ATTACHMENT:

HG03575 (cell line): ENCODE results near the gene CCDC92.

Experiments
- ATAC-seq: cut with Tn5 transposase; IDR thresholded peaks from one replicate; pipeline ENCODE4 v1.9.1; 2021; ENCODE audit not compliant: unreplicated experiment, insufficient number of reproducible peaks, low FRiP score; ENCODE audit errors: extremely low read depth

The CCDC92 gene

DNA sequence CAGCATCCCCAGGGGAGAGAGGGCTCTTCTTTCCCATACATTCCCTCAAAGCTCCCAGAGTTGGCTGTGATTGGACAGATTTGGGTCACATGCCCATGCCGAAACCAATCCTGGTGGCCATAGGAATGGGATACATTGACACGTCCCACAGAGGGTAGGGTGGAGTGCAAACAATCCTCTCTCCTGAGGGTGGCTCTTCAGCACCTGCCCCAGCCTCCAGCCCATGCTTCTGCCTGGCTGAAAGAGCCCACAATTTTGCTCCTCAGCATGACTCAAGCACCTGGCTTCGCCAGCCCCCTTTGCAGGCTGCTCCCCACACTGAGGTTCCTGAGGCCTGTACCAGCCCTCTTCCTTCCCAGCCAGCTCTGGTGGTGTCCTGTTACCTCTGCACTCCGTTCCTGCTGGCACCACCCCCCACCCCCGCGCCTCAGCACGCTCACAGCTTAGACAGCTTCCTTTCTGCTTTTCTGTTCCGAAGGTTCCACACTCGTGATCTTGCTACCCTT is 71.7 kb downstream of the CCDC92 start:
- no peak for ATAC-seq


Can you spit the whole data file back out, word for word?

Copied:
HG03575 (cell line): ENCODE results near the gene CCDC92.

Experiments
- ATAC-seq: cut with Tn5 transposase; IDR thresholded peaks from one replicate; pipeline ENCODE4 v1.9.1; 2021; ENCODE audit not compliant: unreplicated experiment, insufficient number of reproducible peaks, low FRiP score; ENCODE audit errors: extremely low read depth

The CCDC92 gene

DNA sequence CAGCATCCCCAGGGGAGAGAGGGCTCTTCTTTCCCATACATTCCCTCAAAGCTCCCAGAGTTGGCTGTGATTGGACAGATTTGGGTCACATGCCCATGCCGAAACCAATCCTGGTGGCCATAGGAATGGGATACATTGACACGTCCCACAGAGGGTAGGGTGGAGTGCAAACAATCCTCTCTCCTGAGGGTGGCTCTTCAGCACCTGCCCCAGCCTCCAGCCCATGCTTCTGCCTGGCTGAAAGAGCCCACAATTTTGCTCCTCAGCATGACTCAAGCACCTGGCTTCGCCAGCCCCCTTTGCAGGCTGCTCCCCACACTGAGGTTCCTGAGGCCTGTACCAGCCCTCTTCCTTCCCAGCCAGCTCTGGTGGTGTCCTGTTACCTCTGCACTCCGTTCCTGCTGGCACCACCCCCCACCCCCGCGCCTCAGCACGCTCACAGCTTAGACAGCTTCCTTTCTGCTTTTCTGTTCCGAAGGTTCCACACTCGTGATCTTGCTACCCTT is 71.7 kb downstream of the CCDC92 start:
- no peak for ATAC-seq